PHILADELPHIA -- It's not unusual for Dodgers outfielder Andre Ethier to work a walk, as he ranks third on Los Angeles with 40 free passes.
What was odd about his first-inning walk on Sunday night is that he drew five balls from Phillies starter Joe Blanton before getting to take first base when home-plate umpire Jerry Layne lost track of the count before awarding Ethier first following the fifth ball of the at-bat.
"I kind of got confused," Blanton said. "After the inning, I kind of walked up to [catcher Carlos] Ruiz, and I was like, 'What happened?' Because [Layne] gave 'full count' one time, and he did '2-2' the next time, I think it was just one of those that just got thrown off somehow. It was just one of those pitches that got lost."
After working a 3-2 count, Ethier fouled off a pair of Blanton's offerings. It ended up not mattering when the righty's next two pitches were both balls.
Dodgers manager Joe Torre said he missed it while talking to bench coach Bob Schaefer, but did not think anything was wrong at the time because Ethier did not argue the call. He later spoke to Ethier and found out his hitter knew the count should have been 3-2 when it was called 2-2.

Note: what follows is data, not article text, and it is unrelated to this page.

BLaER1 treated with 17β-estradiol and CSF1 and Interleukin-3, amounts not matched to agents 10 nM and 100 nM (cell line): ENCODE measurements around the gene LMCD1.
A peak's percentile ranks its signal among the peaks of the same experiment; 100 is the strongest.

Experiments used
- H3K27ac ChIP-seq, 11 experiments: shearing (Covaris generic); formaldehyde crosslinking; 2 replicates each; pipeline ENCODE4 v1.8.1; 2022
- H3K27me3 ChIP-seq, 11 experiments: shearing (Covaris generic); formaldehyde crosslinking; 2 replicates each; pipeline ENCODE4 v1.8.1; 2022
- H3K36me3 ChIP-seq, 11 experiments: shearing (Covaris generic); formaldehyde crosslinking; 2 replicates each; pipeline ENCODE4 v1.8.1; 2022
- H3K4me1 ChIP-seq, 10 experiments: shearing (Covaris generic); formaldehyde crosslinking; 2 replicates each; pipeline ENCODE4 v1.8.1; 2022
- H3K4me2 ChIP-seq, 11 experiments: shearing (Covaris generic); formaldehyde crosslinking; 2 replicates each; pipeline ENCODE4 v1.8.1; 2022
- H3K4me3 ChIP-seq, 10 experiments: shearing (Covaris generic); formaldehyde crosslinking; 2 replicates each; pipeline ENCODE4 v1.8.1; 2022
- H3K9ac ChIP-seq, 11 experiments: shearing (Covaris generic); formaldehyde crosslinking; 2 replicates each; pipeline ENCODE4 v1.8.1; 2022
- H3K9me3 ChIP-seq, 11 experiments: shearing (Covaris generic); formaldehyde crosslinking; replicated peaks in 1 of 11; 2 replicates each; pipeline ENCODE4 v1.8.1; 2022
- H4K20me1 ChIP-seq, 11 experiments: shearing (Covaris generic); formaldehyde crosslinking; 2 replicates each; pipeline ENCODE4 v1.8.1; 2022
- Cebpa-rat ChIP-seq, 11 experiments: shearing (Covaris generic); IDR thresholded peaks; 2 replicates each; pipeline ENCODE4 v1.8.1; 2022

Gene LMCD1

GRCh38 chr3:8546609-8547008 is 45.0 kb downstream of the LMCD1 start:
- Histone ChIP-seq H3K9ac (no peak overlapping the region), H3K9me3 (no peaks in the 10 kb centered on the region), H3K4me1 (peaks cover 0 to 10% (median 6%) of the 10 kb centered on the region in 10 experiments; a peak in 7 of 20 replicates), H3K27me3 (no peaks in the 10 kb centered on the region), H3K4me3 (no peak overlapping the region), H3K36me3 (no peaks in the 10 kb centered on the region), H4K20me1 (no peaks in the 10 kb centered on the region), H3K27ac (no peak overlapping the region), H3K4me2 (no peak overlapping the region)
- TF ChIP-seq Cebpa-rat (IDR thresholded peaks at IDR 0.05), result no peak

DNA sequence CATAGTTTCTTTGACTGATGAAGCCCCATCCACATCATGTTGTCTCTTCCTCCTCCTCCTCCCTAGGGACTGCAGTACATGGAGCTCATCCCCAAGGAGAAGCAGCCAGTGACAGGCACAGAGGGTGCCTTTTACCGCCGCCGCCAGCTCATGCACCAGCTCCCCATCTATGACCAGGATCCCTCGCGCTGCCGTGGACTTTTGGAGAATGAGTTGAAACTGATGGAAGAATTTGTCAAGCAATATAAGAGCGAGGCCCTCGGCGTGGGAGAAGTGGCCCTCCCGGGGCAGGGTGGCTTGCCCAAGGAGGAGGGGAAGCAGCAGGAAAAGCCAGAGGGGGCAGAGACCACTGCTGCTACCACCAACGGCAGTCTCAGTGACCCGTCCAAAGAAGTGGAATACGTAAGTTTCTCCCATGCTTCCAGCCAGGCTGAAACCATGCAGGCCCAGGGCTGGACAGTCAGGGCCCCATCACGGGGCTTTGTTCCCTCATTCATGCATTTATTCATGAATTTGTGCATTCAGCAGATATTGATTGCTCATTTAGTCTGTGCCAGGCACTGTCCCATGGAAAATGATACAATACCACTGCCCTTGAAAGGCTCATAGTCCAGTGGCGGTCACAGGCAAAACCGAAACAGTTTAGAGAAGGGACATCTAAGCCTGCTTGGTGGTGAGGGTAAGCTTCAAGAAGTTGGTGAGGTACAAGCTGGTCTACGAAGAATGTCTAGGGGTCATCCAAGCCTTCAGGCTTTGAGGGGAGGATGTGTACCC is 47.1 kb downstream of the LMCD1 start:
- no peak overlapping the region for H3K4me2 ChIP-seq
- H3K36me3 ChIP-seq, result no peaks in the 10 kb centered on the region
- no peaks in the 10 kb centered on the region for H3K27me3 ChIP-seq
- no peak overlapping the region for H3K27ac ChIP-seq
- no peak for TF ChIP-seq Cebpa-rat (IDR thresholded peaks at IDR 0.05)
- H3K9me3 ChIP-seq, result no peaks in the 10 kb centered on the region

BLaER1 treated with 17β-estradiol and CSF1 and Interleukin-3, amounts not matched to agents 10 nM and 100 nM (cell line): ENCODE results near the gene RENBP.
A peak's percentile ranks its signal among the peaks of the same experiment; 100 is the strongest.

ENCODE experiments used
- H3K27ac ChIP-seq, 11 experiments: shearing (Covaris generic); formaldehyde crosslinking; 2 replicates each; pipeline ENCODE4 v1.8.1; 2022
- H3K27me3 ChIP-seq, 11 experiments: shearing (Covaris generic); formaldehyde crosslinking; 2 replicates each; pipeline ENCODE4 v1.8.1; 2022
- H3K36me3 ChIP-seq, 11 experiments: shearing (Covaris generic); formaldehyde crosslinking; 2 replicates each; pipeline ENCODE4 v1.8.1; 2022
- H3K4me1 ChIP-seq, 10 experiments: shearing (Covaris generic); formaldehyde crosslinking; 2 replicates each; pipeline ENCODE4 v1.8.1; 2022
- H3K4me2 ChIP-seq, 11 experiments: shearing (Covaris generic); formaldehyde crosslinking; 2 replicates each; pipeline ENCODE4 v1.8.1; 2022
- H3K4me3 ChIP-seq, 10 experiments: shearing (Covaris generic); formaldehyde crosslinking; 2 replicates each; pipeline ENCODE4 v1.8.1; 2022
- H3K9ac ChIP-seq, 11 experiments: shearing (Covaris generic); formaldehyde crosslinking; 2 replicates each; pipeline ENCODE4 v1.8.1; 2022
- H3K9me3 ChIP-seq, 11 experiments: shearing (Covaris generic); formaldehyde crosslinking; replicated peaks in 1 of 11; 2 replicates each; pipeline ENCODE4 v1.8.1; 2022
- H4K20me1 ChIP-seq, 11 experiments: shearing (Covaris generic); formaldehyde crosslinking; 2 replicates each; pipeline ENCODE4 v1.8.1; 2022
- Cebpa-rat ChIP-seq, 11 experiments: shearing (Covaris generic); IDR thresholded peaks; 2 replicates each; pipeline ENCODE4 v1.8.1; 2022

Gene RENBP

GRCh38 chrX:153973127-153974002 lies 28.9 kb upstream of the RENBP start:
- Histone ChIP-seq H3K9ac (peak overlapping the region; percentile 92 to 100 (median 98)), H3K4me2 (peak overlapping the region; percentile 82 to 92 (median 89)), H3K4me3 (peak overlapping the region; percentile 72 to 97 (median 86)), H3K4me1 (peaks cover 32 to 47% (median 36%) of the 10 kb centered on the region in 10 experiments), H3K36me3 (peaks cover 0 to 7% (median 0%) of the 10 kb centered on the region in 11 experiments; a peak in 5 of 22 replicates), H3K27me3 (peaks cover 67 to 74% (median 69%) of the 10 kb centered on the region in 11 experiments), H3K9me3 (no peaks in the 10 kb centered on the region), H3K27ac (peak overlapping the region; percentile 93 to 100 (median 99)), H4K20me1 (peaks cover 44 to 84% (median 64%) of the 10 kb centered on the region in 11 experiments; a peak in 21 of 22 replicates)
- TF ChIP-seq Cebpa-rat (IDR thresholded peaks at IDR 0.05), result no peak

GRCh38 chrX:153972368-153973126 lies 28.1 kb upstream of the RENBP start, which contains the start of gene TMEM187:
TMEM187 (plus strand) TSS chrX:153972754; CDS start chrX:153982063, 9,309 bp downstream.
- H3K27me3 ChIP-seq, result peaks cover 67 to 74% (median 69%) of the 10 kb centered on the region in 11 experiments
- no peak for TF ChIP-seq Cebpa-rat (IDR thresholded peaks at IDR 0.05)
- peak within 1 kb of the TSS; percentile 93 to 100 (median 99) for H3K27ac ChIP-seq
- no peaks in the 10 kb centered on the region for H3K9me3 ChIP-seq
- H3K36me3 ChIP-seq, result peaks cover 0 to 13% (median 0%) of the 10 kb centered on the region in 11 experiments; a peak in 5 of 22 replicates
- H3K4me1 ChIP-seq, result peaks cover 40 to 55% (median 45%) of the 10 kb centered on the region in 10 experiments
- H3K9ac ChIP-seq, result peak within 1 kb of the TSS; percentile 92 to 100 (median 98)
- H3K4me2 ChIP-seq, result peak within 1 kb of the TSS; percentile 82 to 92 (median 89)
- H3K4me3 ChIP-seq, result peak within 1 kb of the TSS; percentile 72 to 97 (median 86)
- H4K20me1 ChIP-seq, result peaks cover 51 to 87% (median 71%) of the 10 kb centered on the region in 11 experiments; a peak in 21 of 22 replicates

Ethier eventually scored one of Los Angeles' two runs in the game in the first on a James Loney RBI single.
"That would have been nice if he made an out and we didn't score that run," Torre said in a sarcastic tone, "but I'm glad it didn't hurt us."
Ethier added that it ended up not mattering because of the Dodgers' 5-2 loss in 11 innings, "but at the same time you hope they're keeping track, someone is, so whatever."
Ethier later earned a seventh-inning walk, this one of the four-ball variety.
Blanton said he definitely was not going to say anything because a pitcher has to take any advantage he can get.
"You're not going to rat yourself out," Blanton said. "It's just kind iof one of those weird things in baseball that happens."
Michael Schwartz is an associate reporter for MLB.com. Kevin Horan contributed to this report. This story was not subject to the approval of Major League Baseball or its clubs.